The case before us raises several questions: who should be in charge of the explanation of the skin care product to the patient? Should the dermatologist profit from the sale of the products? And should the dermatologist be an exclusive retailer of it? I'll answer these in order. Explaining skin care products to the patient should be the job of a medical professional, whether a physician, nurse practitioner or physician assistant, or skin care professional such as an aesthetician. Receptionists and other untrained staff should not explain or sell skin care products in the office environment.

The answer to whether it is ethical for a dermatologist to generate a profit from product sales is a definite yes, but many would be surprised to learn that very little profit is ever realized from this business in the typical physician's office. Inventory controls, staffing needs and other factors reduce the actual profits seen in the physician-office dispensing marketplace, so some markup on the price paid for the product is expected.

Markups of skin care products vary greatly. Most physicians generally mark products up from 50 to 100 percent of the cost paid. The rule in our office is to make sure our prices are competitive with the retail environment around us and to be sensitive to the supplier's recommended selling price. By keeping ethical concerns in mind, I am comfortable with how our office functions.

The last question deals with the exclusivity of the product and whether being an exclusive retailer may be perceived as coercion. In the many years I have been selling skin care products, I have come across very few instances in which a physician has been given exclusive rights to a skin care product or line of products—that usually doesn't make good business sense for the skin care company. So consumers have a choice of vendors in most locations. On the other hand, so-called "private labeling" of skin care products is a booming business. It allows a physician to appear to have an "exclusive" product, although that same product exists in many other places with "exclusive" labeling of other physicians. This becomes somewhat tricky, and physicians should inform patients that they are using a so-called private-label supplier. As I have stated, there are very few truly exclusive arrangements, and very few physicians are in a financial position to create their own unique skin care line.

The ethical dispensing of nonprescription skin care products is a useful tool for promoting maintenance of healthy skin to our patients who are in need of this service. We are specially trained physicians and skin care professionals who know more about the skin than the majority of people who currently recommend skin care products to consumers. The dispensing should be done in a nonthreatening manner, keeping the best interests of the patient as the number one goal.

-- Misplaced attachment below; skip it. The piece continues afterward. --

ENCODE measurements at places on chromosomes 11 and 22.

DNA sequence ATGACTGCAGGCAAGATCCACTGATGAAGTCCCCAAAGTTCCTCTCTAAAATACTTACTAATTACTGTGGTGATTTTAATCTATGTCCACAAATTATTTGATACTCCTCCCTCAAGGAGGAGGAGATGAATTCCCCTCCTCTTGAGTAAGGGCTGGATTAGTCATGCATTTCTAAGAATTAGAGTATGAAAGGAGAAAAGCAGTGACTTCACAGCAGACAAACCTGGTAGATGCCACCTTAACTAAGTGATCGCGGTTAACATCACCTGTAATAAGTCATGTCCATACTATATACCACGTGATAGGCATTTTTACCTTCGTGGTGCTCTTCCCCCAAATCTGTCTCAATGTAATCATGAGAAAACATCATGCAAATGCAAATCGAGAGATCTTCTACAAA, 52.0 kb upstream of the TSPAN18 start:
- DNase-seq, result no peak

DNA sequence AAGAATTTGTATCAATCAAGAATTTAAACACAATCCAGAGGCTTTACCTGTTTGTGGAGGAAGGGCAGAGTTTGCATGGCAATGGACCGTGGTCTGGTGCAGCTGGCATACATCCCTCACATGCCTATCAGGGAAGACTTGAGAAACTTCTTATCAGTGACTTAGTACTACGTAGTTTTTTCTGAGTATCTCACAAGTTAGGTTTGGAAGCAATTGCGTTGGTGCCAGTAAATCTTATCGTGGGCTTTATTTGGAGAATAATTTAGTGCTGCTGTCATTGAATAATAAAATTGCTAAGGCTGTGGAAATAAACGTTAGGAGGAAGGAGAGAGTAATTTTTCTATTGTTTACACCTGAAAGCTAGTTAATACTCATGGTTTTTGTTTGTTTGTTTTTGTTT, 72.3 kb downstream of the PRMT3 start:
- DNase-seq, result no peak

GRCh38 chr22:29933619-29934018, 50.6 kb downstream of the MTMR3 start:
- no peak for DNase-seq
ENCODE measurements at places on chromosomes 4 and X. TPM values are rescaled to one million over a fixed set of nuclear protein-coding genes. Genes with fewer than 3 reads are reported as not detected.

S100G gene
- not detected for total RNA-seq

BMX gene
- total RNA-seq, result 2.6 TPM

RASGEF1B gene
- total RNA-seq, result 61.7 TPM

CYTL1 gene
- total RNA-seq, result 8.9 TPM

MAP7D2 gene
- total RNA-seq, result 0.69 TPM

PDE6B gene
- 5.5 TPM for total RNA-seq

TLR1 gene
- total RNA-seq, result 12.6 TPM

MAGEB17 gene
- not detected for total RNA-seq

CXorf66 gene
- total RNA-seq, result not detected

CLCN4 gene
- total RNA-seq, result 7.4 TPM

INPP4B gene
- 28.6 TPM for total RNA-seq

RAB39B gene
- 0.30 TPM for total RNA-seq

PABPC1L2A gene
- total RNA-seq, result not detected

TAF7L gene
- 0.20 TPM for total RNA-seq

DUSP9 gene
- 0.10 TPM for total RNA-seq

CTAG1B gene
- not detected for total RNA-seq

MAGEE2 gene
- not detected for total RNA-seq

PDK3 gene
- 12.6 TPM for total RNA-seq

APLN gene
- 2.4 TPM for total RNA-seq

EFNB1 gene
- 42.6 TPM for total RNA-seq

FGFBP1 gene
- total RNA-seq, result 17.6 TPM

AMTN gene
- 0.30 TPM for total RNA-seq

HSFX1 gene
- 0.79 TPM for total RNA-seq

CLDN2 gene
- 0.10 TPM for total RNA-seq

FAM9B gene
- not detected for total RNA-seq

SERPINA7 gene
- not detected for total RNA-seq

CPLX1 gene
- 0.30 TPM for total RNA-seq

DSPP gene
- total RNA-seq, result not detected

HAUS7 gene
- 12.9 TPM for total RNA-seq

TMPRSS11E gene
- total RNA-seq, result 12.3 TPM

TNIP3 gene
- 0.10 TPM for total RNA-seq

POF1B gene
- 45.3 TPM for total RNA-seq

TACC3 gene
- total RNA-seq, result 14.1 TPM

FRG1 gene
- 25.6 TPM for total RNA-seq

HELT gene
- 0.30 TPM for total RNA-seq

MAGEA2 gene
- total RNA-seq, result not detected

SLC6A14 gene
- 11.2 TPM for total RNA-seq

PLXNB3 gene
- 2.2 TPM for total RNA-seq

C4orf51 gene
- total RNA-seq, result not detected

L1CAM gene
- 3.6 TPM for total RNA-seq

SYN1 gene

References

  1. American Medical Association. Opinion 8.063. Sale of health-related products from physicians' offices. Code of Medical Ethics. Available at: http://www.ama-assn.org/apps/pf_new/ pf_online?f_n=browse&doc=policyfiles/HnE/E-8.063.HTM &&s_t=&st_p=&nth=1&prev_pol=policyfiles/HnE/E-7.05.HTM&nxt _pol=policyfiles/HnE/E-8.01.HTM&. Accessed June 20, 2006.
  2. American Society of Plastic Surgeons. Code of Ethics of the American Society of Plastic Surgeons. Available at: http://www.plasticsurgery.org/psf/psfhome/about/2005_asps _code_of_ethics.pdf. Accessed July 18, 2006.
  3. American Academy of Dermatology. Policy Guide. Practice Management. P-61.200 Dispensing. Available at: http://www.aad.org/professionals/policies/Policies.htm. Accessed: June 18, 2006.
  4. Norton L, Farber H. Point-counterpoint: should dermatologists dispense cosmetics? Skin & Aging. 1998;6:74-77.
  5. Epstein E. Are we consultants or peddlers? Arch Dermatol. 1998;134:508-509.
  6. Miller RC. Dermatologists should guard their patients' purse, not pick their pockets! Arch Dermatol. 1999;135:255-256.
  7. Gormley DE. There is nothing wrong with dermatologists selling products to patients! Arch Dermatol. 1999;135:765-766.
  8. Milstein E. The sale of products benefits patients and doctors alike. Arch Dermatol. 1999;135:851.

Michael H. Gold, MD, is medical director of the Gold Skin Care Center, the Tennessee Clinical Research Center, The Laser & Rejuvenation Center and the Advanced Aesthetics Medi-Spa. He is also a clinical adjunct assistant professor at Vanderbilt University Medical School in Nashville, Tenn.

The people and events in this case are fictional. Resemblance to real events or to names of people, living or dead, is entirely coincidental. The viewpoints expressed on this site are those of the authors and do not necessarily reflect the views and policies of the AMA.